Ron Davies, who has died on the eve of his 71st birthday, was esteemed by his outside-left John Sydenham as ‘the greatest header of the ball The Dell’s ever seen.’ Few who witnessed Ron’s remarkable feats in the late 1960s would disagree with that assessment.
Sydenham was eternally grateful for Ron’s agile adjustments that enabled him to turn hopeful crosses ‘into good ones’ and even Terry Paine, renowned for the accuracy of his crossing, welcomed that agility on those occasions when he had to ‘lay the ball into areas.’ Ron was so athletic that ‘you didn’t have to pick him out.’ Quite simply, Ron was, for Terry, ‘the best I’ve ever seen in the air.’
Bill Lambton, Ron’s manager at Chester, had had him jumping over hurdles wearing army boots. As Ron explained, in Jeremy Wilson’s Cult Heroes, that was ‘bloody hard, but when I took those boots off, I felt I could jump over the moon.’ The oddity about the technique he learned at Chester and demonstrated so stunningly at The Dell is that it was not apparent to his Southampton opponents when he played against them for his third club, Norwich. Paine had no recall of his being anything special, while right-half Ken Wimshurst could remember him dropping so deep that he found himself marking him.
As Ted Bates sought a new striker for 1966-67, Southampton’s inaugural season in Division I, he jibbed at the £80,000 asking price for Chelsea’s England international, Bobby Tambling, and instead bought Davies – capped five times for Wales, but with no top-flight experience – for £55,000. Bates told the press that Ron was ‘particularly good in the air’. Paine credits the manager for ‘a stroke of genius’ in spotting what the players had missed, although Ron would not head a First Division goal until the seventh game of the 1966-67 campaign.
He scored 43 times that season – the 37 in the League making him the top-scorer across all divisions. The fact that 23 of the goals came from a foot justifies Ron’s concern that he should not be talked about for his heading alone: there was more to his game than that; he could do it on the deck and had what it took to lead the line. The fans recognised that quality in their chant:
His name is Ronnie Davies
He’s the leader of the team.
So keen was Ron to drop deep and orchestrate matters that Bates had to urge him forward: never mind being the leader, his main job was to score goals. He topped the First Division charts again – jointly with George Best – in 1967-68 and, by the end of a third successful season, his tally was 85 goals in 119 games. He tailed off a little in his fourth season, 1969-70, although his four goals, on an August afternoon at Old Trafford – the first three of them headers from Sydenham’s crosses – will be recalled with special affection by those Saints fans who were there. Matt Busby thereupon pronounced him the best No.9 in Europe.
That would be Ron’s last hat-trick for the club, however, as Mick Channon took over as the main scorer. Channon has joined in the tributes to Ron’s prowess in the air, but Davies’s chances of heading in crosses was from now on limited by the need to feed Channon, the ‘man on the run’. That wasn’t entirely to Ron’s liking, but he battled on, winning another 23 caps for Wales and drawing publishable caricatures of his team-mates. The fans, in their turn, wrote graffiti about him on almost every wall of the Polygon: ‘RON IS KING’.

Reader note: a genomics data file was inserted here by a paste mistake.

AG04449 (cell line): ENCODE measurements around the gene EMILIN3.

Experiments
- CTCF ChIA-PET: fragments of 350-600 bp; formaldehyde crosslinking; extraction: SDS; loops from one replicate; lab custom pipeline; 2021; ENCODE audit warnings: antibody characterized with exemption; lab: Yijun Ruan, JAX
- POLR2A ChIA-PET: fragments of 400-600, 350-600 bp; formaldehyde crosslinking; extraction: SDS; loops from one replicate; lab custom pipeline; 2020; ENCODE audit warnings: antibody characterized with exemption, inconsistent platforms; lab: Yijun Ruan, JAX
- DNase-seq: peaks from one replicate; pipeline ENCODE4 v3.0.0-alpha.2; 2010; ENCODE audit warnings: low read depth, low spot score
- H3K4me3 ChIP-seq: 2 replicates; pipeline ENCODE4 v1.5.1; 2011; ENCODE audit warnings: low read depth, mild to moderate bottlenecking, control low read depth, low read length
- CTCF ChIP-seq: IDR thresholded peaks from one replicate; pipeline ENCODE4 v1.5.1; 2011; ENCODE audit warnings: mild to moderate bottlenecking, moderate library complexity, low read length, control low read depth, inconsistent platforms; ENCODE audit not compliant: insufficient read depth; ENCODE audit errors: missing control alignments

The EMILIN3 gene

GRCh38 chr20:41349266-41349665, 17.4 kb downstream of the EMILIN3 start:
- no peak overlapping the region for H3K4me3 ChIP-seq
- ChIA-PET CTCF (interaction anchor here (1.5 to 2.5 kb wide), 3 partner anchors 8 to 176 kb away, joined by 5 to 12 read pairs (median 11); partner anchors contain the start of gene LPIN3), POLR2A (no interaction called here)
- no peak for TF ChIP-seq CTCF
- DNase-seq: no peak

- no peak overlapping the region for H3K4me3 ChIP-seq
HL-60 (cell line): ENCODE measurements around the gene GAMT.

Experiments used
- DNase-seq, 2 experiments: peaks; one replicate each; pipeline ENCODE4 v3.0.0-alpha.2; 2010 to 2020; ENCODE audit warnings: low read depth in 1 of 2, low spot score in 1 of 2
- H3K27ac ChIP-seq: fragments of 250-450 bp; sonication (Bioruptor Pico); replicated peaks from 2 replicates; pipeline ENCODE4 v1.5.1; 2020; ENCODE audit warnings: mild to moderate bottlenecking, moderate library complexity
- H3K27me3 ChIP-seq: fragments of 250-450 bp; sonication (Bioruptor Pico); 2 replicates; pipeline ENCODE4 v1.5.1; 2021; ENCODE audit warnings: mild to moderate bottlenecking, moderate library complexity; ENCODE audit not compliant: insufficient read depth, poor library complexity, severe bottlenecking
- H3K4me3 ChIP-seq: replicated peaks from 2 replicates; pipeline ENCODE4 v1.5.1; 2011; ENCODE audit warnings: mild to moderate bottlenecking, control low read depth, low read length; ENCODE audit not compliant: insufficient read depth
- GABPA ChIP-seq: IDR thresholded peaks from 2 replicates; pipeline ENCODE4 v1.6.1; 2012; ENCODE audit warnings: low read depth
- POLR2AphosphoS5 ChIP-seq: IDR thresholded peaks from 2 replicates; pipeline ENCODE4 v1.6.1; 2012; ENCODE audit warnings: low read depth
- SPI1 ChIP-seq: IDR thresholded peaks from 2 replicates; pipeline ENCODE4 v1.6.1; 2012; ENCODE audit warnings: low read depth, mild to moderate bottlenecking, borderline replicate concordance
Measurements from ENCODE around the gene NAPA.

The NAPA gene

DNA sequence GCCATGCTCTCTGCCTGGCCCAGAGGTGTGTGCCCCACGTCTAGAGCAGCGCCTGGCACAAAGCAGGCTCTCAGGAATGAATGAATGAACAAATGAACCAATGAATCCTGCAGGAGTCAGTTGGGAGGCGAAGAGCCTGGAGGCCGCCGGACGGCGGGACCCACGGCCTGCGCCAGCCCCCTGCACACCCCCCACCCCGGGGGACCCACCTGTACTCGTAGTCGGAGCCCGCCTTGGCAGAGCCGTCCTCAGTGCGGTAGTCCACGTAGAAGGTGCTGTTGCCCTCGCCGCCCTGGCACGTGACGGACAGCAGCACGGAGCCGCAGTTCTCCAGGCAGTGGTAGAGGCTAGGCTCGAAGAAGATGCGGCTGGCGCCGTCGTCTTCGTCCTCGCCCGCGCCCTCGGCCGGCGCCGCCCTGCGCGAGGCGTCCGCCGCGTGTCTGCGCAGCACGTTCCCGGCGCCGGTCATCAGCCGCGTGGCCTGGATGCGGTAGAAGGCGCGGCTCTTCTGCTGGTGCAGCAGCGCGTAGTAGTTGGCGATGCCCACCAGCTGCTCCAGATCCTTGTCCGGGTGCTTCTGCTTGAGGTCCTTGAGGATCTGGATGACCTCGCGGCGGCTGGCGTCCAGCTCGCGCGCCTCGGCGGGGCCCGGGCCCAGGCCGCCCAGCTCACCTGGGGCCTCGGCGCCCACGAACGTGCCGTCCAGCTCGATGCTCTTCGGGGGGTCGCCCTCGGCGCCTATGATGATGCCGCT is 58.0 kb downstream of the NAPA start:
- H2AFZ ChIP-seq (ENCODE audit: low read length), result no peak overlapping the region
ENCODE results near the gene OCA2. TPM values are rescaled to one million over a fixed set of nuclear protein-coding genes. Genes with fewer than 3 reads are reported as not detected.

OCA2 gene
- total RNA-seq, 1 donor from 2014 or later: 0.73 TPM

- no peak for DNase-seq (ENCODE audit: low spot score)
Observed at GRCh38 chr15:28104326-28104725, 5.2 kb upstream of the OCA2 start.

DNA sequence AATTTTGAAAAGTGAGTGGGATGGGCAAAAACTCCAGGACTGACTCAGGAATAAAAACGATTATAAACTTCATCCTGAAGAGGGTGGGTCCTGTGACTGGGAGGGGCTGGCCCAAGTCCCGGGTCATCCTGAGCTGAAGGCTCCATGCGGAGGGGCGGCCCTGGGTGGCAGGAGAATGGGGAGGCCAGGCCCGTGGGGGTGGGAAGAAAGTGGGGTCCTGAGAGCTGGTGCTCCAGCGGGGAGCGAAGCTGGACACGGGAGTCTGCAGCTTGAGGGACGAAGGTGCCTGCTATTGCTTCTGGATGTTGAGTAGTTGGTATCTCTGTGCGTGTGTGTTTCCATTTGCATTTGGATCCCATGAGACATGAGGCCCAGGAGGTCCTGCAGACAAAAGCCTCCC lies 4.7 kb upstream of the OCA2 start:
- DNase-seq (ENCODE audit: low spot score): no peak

A fitting tribute to a super-star who gave his prime years to Southampton, contributing 153 goals in 281 appearances. He had told the People, in his first Dell season, that he’d ‘jump over the moon to join a top first Division club.’ Decoded, that meant Manchester United. Even though he doubted Willie Morgan’s ability to feed him as well as Paine did, Ron would have joined United ‘at a heartbeat’. But he didn’t know, until Matt Busby told him, after his Old Trafford spree, that Ted Bates had declined all offers.
United would eventually get their man in 1974, but only after he’d played 59 times for Portsmouth. By now 32, Ron had taken too many batterings from defenders unable to cope with his mastery of the airways and he never started for United, having to be content to come off the bench eight times. After three Third Division outings for Millwall, he headed for the USA, where he eventually settled. He was still coaching kids near Orlando in his late fifties – individuals only, as he couldn’t abide arguing with parents about team-selections.
A modest man, he gave his American partner, Chris, no inkling of what he meant to Southampton fans. When she accompanied Ron to the 1998 celebrations of Ted Bates’s first 60 seasons with the Saints, Chris told us that she ‘had no idea Ron was so famous.’ Soon after that, they left their Florida home for New Mexico, where they lived in a mobile residential vehicle in Albuquerque. Ron was now approaching 65 but, with bills to pay, was working on construction sites, despite serious wear and tear to both hips. With American health care seemingly unable to help, a group of Saints’ fans launched a hugely successful ‘Give-it-to-Ron’ appeal to raise funds for his medical bills.
Ron Davies (left) and Terry Paine (right) join Ted Bates at the launch of his biography in 1998.
Ron underwent two successful hip replacements, with more Federal aid than had been anticipated, and was looking to the future, with the financial support of the appeal fund, when Chris died, after a short illness, in 2009. Ron became something of a recluse, declining invitations to events organised by former team-mates or the club’s historians.
The King is dead.
Long Live the Magnificent Memories.
RONALD TUDOR DAVIES
25 May 1942 - 24 May 2013